EDIT: Having just written that, Smith's Dictionary notes a patrician Patricius -- "the second son of the patrician Aspar, so powerful in the reign of the emperor Leo I, who owed his elevation to Aspar's influence."

 

So I should amend what I previously wrote by stating that there were no patrician families of the Republic who used the name Patricius, the use of this name being a later development in Roman history -- around the 5th century, which is also the same time period that the Catholic saint Patrick of Ireland made this name popular.

 

-- Nephele

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Are Patrick/Patricia offshoots of Patrician?

 

That's correct, Spittle:

 

#116 Patrick and #442 Patricia: derived from the cognomen Patricius, meaning "patrician, noble".

 

I have suspected that for some time (Since my name is Patrik people have from time to time asked me about it). It's good to have it confirmed.

Edited by Klingan

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Would the common naming system in the western world, in which every person have three names, would also be a heritage of the roman naming system?

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Would the common naming system in the western world, in which every person have three names, would also be a heritage of the roman naming system?

 

Well something must have changed since the first name now is much more important then the second, in contrast to the ancient roman world where the first name was rather worthless and the second well used.

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Would the common naming system in the western world, in which every person have three names, would also be a heritage of the roman naming system?

 

I'm not certain I know which common naming system in the Western world to which you're referring, Ingsoc. Are you talking about the custom of people giving their children middle names?

 

There's evidence that the use of middle names in Western society came about only within the past few centuries and, even then, our modern-day system of first/middle/last names is not really comparable to the Roman system of the tria nomina. In the tria nomina Roman system, the "second" name (the nomen gentilicium) was inherited, and the "third" name (the cognomen) was more often than not inherited as well.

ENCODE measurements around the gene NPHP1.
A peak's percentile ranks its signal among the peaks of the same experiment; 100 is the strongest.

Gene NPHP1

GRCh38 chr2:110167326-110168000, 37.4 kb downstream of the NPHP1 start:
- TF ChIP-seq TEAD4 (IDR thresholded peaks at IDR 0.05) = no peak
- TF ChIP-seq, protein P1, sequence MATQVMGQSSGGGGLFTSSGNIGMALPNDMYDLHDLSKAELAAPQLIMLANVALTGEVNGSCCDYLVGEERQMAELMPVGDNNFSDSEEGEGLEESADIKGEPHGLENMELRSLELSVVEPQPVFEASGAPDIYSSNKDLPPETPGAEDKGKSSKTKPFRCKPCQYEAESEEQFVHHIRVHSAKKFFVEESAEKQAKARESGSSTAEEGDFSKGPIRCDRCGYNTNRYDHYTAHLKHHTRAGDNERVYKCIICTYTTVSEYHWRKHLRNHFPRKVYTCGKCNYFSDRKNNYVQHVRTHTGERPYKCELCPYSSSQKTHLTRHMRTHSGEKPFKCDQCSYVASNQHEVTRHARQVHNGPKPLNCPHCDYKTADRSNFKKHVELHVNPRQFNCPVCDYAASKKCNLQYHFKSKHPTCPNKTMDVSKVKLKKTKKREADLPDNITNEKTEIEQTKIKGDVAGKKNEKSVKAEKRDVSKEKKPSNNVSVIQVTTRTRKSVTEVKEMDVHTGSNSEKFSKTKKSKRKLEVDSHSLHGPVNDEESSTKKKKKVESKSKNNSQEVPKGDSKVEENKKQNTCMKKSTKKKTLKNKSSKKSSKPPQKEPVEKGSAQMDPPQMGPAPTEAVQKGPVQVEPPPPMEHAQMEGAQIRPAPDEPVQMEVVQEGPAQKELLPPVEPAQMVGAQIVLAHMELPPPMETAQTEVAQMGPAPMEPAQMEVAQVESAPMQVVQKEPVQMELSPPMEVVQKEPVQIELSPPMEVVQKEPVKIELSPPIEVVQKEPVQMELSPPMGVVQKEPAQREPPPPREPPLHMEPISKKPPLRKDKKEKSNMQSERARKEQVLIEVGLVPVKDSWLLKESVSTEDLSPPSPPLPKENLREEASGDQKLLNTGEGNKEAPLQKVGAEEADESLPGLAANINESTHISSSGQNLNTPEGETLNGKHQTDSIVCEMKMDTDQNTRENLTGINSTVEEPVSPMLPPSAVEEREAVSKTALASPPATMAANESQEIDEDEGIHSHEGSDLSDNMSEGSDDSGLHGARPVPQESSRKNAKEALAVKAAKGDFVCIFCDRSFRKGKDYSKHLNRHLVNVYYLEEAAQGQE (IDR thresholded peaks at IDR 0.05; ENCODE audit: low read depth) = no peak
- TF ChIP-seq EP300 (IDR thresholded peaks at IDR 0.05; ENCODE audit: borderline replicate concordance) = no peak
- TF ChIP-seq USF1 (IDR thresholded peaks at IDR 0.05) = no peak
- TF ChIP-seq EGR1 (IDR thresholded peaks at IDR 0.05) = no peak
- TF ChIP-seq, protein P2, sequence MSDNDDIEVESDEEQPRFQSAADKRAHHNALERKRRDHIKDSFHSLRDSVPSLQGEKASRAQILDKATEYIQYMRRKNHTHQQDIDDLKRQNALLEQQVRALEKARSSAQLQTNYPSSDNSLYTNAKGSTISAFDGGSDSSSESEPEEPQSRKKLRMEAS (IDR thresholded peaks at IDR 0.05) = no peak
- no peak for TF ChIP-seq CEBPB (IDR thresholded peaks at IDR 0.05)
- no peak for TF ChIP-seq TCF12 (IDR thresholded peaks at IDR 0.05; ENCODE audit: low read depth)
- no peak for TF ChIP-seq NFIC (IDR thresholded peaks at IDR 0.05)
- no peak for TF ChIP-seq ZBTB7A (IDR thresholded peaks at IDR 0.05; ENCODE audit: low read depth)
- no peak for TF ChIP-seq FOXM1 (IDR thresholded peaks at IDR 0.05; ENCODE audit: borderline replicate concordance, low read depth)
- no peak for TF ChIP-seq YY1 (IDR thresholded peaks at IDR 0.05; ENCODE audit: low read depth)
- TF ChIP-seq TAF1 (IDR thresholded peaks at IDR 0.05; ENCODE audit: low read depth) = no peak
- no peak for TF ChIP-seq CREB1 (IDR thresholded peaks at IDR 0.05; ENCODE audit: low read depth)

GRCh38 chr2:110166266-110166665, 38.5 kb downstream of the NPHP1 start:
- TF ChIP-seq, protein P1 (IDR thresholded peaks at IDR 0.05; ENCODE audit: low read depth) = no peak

Middle names today in Western society are generally given to complement first names, and the ancient Romans saw no need for that. If they did see a need for an additional descriptive name (to differentiate between those who had the same praenomen, nomen gentilicium, and cognomen), they would add on a fourth name -- an additional cognomen or agnomen.

 

-- Nephele

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Since you know names Nephele, do you know why the Roman name developed into what it became?

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Since you know names Nephele, do you know why the Roman name developed into what it became?

 

That's a long subject to discuss, but the short version is that the ancient Romans started out with single names, which developed into a duo-name system of given praenomina (many of which became obsolete as time went on and the praenomen lost its importance) and inherited nomina gentilicia (to indicate clans). As the Roman population grew and became more sophisticated, requiring better differentiation among members, cognomina developed. These early cognomina were first used by the patricians, to distinguish different family branches within their clans.

 

However, not all Romans during the time of the Republic used the tria nomina system which one reads about on so many websites as "being a mark of Roman citizenship". There were some gentes which never used any cognomina at all, providing plenty of Roman citizens, even of the senatorial class, who retained just a praenomen and nomen gentilicium. A perusal of Broughton's Magistrates of the Roman Republic offers up a number of these cognomina-free individuals of the senatorial class.

 

-- Nephele

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Yeah I know how it works that far :D Thanks anyway ;)

 

What I'm interested in primarily is why the first name declined in importance as the third names importance (at least in a great deal of cases) grew. I know that the Etruscans also had very few first names to move around with (10-15 ish) and I would guess that there must have been influence in some direction. What's interesting is that they had the same way of just writing one or two letters for the first name as the romans too.

 

I could guess that the first name declined because of the lack of preanomena, but that I fell that it cannot serve as a full explanation, it's more of an effect. It would have been as easy to make up new first names and cognomen.